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Can someone explain Polish cases to me?

I speak German btw.

January 10, 2016



Polish cases are used to determine a noun's place in the sentence. In German, this affects articles, and some possessive pronouns, but in Polish it actually changes a noun's suffix. Here are the basics of the cases:

Nominative: Subject of the sentence, does not affect the noun.

Accusative: Direct object of the sentence.

Dative: Indirect object of the sentence.

Genitive: Used to demonstrate possession, and used during negation.

Instrumental: Shows that the object is acted upon "with" or "by means of" this.

Locative: Shows direction.

Vocative: Used when directly addressing someone.

These are the basics, so take this explanation with a grain of salt... there are more in-depth descriptions about cases on many sites, with a list of suffixes.


Could you maybe give some examples because I still don't really get it


That's pretty much the extense of my knowledge on cases. http://www.skwierzyna.net/polishgrammar.pdf does have a good explanation; I personally thought wikibooks explained it well too. You'll understand it with time.


You are a saint! Thank you


What I like about Polish case names is that they explain some of their uses. Of course this is simplification.

Nominative – Mianownik – Namer: It names stuff, used also as a sentence subject.

Genitive – Dopełniacz – Filler: Expresses the lack of something (so might appear in certain negations). Also used for an object owned.

Dative – Celownik – Purposer: Expresses for whom the action is being performed.

Accusative – Biernik – Passiver: Expresses what the action is performed on.

Instrumental – Narzędnik – Tooler/Instrumental: Expresses the object used to perform an action, also used (with „z” preposition) to say the companions who participate in an action together with the main subject.

Locative – Miejscownik – Placer/Locative: The name might be misguiding. It's used only with certain prepositions and can be used to express certain locations, but not all of them, and it's not just used for locations.

Vocative – Wołacz – Caller/Vocative: Used when adressing someone. Nowadays, for first names, nominative is more common, but it's still required for professions etc.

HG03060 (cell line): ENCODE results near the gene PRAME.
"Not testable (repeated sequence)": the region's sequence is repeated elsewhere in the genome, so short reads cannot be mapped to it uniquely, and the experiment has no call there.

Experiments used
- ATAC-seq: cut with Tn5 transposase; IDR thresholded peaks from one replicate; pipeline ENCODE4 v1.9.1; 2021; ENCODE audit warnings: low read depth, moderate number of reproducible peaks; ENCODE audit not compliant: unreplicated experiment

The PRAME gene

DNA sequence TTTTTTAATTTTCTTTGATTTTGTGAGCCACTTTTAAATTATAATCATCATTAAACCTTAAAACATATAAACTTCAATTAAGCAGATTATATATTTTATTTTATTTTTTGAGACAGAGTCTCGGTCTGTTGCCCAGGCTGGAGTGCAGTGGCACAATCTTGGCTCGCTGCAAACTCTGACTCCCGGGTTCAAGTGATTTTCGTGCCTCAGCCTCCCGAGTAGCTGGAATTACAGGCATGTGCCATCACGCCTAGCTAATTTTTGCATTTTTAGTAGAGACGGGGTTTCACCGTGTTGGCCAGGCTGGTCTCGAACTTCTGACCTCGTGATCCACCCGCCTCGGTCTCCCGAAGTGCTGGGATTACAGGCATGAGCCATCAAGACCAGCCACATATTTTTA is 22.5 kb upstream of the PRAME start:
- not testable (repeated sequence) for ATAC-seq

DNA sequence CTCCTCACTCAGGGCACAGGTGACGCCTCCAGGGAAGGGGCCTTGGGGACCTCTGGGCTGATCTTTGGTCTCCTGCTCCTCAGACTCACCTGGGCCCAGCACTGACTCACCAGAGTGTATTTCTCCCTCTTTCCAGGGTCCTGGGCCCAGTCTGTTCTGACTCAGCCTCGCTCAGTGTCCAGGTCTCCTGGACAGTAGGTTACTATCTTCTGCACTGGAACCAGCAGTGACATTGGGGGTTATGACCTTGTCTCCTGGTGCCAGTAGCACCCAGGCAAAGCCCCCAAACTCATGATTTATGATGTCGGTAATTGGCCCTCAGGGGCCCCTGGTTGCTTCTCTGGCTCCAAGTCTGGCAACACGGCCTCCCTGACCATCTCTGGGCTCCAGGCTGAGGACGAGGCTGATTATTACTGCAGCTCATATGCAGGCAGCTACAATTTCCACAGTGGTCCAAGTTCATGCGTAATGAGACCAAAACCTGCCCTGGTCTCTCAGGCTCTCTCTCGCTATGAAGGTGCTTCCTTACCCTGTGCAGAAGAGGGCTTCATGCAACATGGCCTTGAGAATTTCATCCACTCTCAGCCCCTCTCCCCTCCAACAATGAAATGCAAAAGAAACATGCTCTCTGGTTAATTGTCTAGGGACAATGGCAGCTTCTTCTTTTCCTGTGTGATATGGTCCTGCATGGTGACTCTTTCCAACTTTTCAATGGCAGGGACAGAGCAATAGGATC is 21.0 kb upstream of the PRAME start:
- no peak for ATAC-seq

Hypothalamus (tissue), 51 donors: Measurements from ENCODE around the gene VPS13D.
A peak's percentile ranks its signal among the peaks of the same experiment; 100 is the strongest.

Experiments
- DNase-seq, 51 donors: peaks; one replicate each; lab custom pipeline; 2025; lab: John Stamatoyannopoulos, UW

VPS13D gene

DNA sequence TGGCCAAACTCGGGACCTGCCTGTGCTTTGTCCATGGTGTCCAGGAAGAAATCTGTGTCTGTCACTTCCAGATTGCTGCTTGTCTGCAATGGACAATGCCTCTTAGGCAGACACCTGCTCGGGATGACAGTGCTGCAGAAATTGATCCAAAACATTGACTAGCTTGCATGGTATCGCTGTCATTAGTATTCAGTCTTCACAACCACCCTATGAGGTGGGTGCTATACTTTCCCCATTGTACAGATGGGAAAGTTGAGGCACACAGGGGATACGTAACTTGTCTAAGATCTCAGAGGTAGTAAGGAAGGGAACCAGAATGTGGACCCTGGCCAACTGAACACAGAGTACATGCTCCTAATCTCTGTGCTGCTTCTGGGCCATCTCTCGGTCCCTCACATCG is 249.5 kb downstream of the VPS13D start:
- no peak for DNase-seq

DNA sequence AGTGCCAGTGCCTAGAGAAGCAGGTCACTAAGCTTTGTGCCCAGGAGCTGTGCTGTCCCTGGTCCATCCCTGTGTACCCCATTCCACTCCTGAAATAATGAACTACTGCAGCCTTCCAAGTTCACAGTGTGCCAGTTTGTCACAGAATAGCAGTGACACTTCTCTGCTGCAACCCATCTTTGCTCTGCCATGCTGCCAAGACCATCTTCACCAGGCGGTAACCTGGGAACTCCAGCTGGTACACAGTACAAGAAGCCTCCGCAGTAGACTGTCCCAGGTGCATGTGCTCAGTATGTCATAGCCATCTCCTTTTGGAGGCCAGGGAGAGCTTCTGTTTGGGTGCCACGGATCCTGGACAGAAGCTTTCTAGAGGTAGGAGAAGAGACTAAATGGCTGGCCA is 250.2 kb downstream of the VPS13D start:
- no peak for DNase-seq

Namer: To jest Piotrek – This is Piotrek

Filler: Potrzebujemy mleka – We need milk

Purposer: Malujemy dom Piotrkowi – We are painting a house for Piotrek

Passiver: Głaszczę kota – I'm petting a cat

Instrumental: Jadę samochodem – I'm driving a car

Locative: Jesteśmy w Warszawie – We're in Warsaw

Vocative: (Panie) doktorze,… – (Mr.) doctor,…

PS: The link posted earlier explains it in greater detail, of course.


It may be easier for people to give examples if you describe what exactly you think you're confused about, or perhaps ask some specific questions about sentences you've seen. :)


Do you mean cases, declension or both?

CASES do you know names and basic rules of German cases?, read about Polish cases and decide when it is the same and when not. / I think genitive in German often translates to genitive in Polish/

there are verbs and/or prepositions that "rule" object case and like in German after one preposition two cases are possible one for "motion" and one for "static" (if there are more, then it's verb+prepositon "rule")

DECLINATION nouns or adjectives+nouns change according to the case. In German it's prepositions, and sometimes few letters at the end (my German grammar very is rusty)

In Polish it's the endings and they are different depending on gender, and last letters and there are 10 tables for nouns and many exceptions.


well I'm a native german speaker but I don't know the names and basic rules, I just know how to use them.


Do you have a link for these 10 tables of which you speak? I get the concept of cases, but the actual declension of the nouns, especially the masculine ones, is killing me. It seems like there's nothing but exceptions. Lol.


These are simplified charts that are very useful to print out: http://www.polish-translators.com/deklinacja.html http://www.polish-translators.com/przymiotniki.html

As far as exceptions, usually if you look into the structure of the word (try Wiktionary or a Google search) you can find reasons why these exceptions exist. Sometimes they have specific/recognizable suffixes, for example, or something else along those lines.

Also, for verbs: http://www.polish-dictionary.com/polish-verb-classes


This last site is a gold mine! It covers all sorts of aspects in a really accessible way.

Can't nominate you for a peerage, so have a lingot! Many thanks


Thanks and thanks!

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